from the First Judicial District Court for the Parish of
Caddo, Louisiana Lower Court Case No. 161651 Honorable Brady
D. O'Callaghan, Judge
LOUISIANA APPELLATE PROJECT By: Peggy J. Sullivan Counsel for
C. PLATER Pro Se.
JEFFREY M. LANDRY Attorney General COLIN CLARK Deputy
Solicitor General JAMES E. STEWART, SR. District Attorney
TOMMY J. JOHNSON LAURA O. FULCO Assistant District Attorneys
Counsel for Appellee.
BROWN, DREW, and MOORE, JJ.
September 20, 1992, Steven Potter sustained a fatal gunshot
wound to the back of his head as he unloaded trash from his
vehicle parked near a dumpster. Potter's vehicle was
stolen. Willie Plater, along with two other individuals, was
arrested. Although Plater was indicted on a charge of first
degree murder, a unanimous jury ultimately convicted him of
second degree murder. Plater, who was 17 years old when the
crime was committed, received the mandatory sentence of life
imprisonment at hard labor to be served without the benefit
of parole, probation, or suspension of sentence. Plater
appealed. This Court affirmed Plater's conviction and
sentence. State v. Plater, 26, 252 (La.App. 2 Cir.
09/21/94), 643 So.2d 313, writ denied, 94-2608 (La.
02/03/95), 649 So.2d 402.
Miller v. Alabama, 567 U.S. 460, 132 S.Ct. 2455, 183
L.Ed.2d 407 (2012), the United States Supreme Court held that
the Eighth Amendment forbids a sentencing scheme that
mandates life in prison without the possibility of parole for
juvenile homicide offenders. The Miller court did
not establish a categorical prohibition against life without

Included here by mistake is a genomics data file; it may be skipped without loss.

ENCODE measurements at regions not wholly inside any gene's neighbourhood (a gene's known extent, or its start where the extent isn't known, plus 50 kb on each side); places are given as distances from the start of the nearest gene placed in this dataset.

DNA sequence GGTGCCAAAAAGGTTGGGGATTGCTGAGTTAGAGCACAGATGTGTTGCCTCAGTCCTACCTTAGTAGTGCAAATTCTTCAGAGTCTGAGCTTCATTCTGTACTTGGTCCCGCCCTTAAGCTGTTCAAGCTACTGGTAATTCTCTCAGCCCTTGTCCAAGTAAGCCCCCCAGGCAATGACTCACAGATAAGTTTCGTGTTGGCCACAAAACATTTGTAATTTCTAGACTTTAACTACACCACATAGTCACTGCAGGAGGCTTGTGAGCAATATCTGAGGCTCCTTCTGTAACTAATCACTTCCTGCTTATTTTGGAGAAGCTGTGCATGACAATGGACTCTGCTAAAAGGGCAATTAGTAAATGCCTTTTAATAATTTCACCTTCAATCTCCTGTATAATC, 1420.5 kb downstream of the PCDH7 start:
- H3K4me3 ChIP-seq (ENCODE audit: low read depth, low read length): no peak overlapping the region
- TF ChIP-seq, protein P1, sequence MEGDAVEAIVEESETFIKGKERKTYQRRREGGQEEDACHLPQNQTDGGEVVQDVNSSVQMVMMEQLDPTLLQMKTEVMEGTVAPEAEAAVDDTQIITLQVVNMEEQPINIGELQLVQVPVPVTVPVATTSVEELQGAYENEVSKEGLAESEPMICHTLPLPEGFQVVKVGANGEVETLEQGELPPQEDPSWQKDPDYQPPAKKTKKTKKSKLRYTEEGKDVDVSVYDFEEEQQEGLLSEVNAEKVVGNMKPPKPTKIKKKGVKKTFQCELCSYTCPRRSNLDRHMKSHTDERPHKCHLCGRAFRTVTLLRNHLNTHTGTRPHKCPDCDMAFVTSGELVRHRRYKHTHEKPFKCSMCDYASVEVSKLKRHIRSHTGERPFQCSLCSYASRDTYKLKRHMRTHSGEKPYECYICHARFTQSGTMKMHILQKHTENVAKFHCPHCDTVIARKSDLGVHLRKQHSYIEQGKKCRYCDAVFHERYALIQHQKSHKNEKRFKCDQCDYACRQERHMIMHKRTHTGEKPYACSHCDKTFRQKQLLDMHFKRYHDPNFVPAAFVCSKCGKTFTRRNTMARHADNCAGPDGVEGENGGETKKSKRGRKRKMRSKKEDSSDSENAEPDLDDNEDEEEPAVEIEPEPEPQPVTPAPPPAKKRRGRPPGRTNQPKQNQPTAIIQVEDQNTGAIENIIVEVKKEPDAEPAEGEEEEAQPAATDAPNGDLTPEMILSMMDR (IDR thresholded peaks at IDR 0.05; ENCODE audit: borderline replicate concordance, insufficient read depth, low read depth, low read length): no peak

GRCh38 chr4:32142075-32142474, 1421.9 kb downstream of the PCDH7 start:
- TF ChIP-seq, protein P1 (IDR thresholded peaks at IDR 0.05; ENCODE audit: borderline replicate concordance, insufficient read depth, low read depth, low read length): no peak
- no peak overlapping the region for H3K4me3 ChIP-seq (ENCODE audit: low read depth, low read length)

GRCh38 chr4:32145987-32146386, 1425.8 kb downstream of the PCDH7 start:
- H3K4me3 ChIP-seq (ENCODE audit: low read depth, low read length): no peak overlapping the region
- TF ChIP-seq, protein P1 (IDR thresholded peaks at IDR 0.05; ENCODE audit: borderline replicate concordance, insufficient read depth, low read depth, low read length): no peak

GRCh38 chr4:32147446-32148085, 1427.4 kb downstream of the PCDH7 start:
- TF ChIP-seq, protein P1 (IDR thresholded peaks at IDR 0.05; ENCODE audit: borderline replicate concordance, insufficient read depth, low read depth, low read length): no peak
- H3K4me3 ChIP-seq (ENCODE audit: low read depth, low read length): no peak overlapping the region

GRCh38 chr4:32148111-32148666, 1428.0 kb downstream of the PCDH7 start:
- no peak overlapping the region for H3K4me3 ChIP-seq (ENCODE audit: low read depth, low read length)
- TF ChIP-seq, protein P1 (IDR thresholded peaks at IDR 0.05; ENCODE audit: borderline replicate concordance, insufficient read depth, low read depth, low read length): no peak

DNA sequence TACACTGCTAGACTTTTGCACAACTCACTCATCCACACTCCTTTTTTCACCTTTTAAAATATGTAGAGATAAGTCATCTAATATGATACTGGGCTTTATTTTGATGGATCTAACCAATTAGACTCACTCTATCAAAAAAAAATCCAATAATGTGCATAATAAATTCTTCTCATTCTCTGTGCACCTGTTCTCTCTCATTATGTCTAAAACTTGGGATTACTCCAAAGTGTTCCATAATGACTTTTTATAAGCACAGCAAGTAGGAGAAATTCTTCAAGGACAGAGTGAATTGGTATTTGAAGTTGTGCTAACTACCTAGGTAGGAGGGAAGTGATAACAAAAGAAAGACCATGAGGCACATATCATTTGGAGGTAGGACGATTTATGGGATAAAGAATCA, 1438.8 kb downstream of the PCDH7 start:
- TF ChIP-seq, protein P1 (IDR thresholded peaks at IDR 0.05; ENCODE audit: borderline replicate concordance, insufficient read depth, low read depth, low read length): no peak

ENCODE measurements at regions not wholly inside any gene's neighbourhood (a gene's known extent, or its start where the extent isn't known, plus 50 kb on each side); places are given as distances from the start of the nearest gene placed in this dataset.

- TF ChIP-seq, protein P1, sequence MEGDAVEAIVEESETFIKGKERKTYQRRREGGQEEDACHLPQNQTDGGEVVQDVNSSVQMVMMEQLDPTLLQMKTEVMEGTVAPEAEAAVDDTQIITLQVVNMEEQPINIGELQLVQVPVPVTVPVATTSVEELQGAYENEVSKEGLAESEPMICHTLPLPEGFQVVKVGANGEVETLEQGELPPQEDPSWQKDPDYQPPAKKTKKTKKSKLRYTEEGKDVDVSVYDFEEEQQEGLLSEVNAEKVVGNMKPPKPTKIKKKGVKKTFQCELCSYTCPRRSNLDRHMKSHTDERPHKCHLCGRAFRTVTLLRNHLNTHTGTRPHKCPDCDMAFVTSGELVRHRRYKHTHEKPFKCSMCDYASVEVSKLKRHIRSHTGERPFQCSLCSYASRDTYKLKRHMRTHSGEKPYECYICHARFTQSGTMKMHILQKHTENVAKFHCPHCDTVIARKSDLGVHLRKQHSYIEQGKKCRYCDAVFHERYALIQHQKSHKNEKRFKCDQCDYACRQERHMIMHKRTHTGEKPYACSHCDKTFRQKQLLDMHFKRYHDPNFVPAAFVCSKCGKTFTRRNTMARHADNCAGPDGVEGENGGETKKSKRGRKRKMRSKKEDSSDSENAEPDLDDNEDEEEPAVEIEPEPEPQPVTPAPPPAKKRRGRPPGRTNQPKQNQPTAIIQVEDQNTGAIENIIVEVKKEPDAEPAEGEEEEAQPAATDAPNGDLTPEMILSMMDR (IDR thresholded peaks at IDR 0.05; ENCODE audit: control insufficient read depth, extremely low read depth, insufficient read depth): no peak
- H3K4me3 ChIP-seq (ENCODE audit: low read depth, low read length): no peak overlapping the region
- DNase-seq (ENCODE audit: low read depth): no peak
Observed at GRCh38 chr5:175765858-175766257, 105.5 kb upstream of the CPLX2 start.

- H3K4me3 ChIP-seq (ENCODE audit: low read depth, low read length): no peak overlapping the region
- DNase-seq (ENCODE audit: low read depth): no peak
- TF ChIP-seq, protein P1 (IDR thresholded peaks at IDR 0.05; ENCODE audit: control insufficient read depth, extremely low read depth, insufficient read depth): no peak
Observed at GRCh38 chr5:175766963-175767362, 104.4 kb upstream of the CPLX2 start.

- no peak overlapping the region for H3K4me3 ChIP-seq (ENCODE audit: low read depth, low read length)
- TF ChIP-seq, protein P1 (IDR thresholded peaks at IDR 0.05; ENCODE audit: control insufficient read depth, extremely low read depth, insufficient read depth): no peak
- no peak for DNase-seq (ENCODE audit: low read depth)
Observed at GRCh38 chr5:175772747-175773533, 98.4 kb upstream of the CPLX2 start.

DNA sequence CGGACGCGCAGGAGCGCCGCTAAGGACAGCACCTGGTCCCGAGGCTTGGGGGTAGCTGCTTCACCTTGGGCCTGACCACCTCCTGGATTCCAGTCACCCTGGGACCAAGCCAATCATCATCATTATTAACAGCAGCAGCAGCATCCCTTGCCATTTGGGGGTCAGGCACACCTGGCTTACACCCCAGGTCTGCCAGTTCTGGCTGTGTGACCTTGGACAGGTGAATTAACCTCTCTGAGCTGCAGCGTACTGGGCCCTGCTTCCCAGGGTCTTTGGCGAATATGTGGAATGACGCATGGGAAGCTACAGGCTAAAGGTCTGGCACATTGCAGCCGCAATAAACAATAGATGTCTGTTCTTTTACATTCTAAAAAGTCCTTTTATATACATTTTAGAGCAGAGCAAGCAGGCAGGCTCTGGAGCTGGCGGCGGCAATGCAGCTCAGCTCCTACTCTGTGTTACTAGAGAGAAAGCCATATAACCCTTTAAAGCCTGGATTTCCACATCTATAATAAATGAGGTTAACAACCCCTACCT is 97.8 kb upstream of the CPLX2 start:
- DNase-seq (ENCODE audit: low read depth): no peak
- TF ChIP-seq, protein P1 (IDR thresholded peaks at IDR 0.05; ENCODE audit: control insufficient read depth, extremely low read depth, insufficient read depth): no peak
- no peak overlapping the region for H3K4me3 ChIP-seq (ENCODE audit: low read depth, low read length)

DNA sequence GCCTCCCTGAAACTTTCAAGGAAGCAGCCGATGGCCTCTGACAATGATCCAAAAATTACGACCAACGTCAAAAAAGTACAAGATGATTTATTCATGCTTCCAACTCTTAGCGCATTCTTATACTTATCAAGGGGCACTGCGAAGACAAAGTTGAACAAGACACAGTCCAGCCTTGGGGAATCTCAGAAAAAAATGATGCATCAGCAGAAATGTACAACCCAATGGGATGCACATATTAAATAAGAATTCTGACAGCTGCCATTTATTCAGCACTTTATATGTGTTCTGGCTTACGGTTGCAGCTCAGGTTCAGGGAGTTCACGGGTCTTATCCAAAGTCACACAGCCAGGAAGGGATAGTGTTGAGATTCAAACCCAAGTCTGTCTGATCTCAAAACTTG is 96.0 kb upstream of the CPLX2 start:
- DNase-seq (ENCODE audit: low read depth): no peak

parole for juvenile homicide offenders; instead, the case
required the sentencing court to consider certain factors,
including the offender's youth, before deciding whether
to impose life with or without parole.
2016, the United States Supreme Court, in Montgomery v.
Louisiana, 577 U.S. ___, 136 S.Ct. 718, 193 L.Ed.2d 599
(2016), held that Miller applied retroactively. On
April 29, 2016, Plater filed a motion and memorandum in
support of his resentencing pursuant to La.C.Cr.P. art. 882.
resentencing hearing was held on June 20, 2016. The state
waived its right to present evidence that Plater is
irreparably corrupt, and defense counsel did not present any
evidence. The trial court vacated Plater's original
sentence and resentenced him to life imprisonment with the
benefit of parole eligibility under La. R.S. 15:574.4(E).
counsel filed a motion to reconsider sentence, arguing that
if Plater would have had the opportunity to present evidence
at the hearing, he would have been resentenced to
manslaughter. Plater also filed a pro se motion to
reconsider sentence. The trial court denied both motions. This
defense argues that because the mandatory sentence of life
imprisonment without the benefit of parole for second degree
murder is unconstitutional, Plater should have been
resentenced to the next lesser included offense of
manslaughter in effect at the time of the commission of the
offense, citing State v. Craig, 340 So.2d 191 (La.
1976). The maximum sentence for a manslaughter conviction in
1992 was 21 years. In the alternative, the defense contends
that the trial court should have reviewed Plater's record
and used its authority to deviate downward from the mandatory
minimum sentence to impose a sentence that was not
response to Miller, the Louisiana legislature
enacted La.C.Cr.P. art. 878.1 and La. R.S. 15:574.4(E), ...